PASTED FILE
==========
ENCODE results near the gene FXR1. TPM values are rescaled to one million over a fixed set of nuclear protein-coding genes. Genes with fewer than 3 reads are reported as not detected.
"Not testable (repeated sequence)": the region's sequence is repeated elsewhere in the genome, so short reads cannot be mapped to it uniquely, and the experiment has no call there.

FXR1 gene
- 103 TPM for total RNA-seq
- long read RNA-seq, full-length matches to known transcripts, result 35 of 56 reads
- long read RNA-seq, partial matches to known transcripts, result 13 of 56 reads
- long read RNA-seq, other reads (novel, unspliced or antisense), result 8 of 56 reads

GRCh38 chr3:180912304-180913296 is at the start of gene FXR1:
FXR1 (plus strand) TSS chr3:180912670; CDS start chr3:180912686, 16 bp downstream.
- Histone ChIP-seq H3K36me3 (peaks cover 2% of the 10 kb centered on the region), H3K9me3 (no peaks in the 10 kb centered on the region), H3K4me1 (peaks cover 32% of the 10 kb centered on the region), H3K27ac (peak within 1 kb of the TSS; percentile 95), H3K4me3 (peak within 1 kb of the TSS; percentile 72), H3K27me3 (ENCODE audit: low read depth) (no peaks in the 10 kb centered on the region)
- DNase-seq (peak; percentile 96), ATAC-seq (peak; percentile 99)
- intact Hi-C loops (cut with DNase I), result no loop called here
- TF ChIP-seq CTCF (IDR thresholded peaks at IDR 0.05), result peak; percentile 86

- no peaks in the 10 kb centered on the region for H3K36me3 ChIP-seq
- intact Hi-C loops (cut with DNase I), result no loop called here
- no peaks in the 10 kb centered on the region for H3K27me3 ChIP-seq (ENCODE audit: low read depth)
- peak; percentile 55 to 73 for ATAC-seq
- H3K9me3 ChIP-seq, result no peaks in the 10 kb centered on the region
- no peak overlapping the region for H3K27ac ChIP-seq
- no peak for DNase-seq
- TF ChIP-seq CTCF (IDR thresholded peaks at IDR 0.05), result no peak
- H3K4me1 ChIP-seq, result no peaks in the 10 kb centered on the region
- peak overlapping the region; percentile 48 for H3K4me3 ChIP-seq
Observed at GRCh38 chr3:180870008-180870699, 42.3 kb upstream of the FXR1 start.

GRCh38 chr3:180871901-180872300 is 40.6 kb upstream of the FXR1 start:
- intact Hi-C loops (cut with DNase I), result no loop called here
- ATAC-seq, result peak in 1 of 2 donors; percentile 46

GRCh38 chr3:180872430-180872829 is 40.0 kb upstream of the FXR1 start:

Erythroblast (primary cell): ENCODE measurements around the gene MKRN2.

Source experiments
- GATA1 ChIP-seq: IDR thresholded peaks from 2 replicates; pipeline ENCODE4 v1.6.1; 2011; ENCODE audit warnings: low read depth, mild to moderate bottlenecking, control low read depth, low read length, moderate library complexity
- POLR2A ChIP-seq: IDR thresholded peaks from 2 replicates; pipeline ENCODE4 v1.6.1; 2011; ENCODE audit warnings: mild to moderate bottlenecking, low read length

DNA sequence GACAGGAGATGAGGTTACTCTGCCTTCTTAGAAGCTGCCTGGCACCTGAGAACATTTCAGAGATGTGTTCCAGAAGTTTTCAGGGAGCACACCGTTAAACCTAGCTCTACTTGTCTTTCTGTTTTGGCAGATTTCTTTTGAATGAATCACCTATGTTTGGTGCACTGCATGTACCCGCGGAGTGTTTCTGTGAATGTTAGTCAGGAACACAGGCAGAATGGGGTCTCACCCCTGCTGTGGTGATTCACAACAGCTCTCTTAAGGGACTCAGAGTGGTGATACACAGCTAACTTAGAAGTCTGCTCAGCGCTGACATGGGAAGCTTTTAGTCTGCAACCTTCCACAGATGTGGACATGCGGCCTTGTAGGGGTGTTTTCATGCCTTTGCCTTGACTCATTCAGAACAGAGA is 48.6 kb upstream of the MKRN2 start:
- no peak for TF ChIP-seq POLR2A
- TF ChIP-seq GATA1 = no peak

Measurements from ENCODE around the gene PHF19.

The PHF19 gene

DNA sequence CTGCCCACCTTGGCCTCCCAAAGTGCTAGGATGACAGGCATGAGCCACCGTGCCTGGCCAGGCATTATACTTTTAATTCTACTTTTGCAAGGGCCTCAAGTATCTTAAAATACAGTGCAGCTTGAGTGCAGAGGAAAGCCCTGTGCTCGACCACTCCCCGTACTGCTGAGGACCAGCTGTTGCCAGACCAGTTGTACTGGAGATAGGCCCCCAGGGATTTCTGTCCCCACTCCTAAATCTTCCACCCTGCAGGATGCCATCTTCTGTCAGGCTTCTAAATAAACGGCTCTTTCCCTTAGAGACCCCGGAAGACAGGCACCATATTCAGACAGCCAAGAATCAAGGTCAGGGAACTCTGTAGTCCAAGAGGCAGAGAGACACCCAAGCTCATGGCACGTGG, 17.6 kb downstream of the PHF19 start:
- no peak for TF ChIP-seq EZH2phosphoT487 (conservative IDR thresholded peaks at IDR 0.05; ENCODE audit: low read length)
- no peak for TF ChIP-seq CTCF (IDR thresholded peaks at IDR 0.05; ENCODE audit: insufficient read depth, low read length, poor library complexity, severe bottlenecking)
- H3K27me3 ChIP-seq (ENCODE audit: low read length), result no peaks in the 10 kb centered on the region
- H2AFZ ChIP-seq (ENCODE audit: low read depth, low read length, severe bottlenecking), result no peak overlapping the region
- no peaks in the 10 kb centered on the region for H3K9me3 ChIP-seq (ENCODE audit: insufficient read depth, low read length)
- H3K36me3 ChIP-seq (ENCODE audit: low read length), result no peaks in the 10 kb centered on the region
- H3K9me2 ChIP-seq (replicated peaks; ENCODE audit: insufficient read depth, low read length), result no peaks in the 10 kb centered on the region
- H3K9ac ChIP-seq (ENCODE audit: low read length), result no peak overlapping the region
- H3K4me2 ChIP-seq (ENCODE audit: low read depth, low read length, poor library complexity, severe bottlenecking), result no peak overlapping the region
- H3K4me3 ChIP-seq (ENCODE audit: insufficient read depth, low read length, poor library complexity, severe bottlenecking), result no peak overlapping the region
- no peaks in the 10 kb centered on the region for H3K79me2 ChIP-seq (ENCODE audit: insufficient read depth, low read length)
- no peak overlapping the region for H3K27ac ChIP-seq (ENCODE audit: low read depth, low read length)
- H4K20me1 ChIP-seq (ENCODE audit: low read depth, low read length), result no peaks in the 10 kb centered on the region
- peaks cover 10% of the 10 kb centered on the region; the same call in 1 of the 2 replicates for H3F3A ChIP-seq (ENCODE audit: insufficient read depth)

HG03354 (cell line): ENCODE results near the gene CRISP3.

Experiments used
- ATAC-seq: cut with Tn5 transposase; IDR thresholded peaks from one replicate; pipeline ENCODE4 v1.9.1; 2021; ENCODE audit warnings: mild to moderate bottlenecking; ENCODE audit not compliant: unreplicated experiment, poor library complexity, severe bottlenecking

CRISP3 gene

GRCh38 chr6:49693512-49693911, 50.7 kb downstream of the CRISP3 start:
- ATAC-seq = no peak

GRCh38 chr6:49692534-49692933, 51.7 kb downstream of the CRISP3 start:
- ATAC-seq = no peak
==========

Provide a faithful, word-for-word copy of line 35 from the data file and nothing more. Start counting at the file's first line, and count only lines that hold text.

- TF ChIP-seq GATA1 = no peak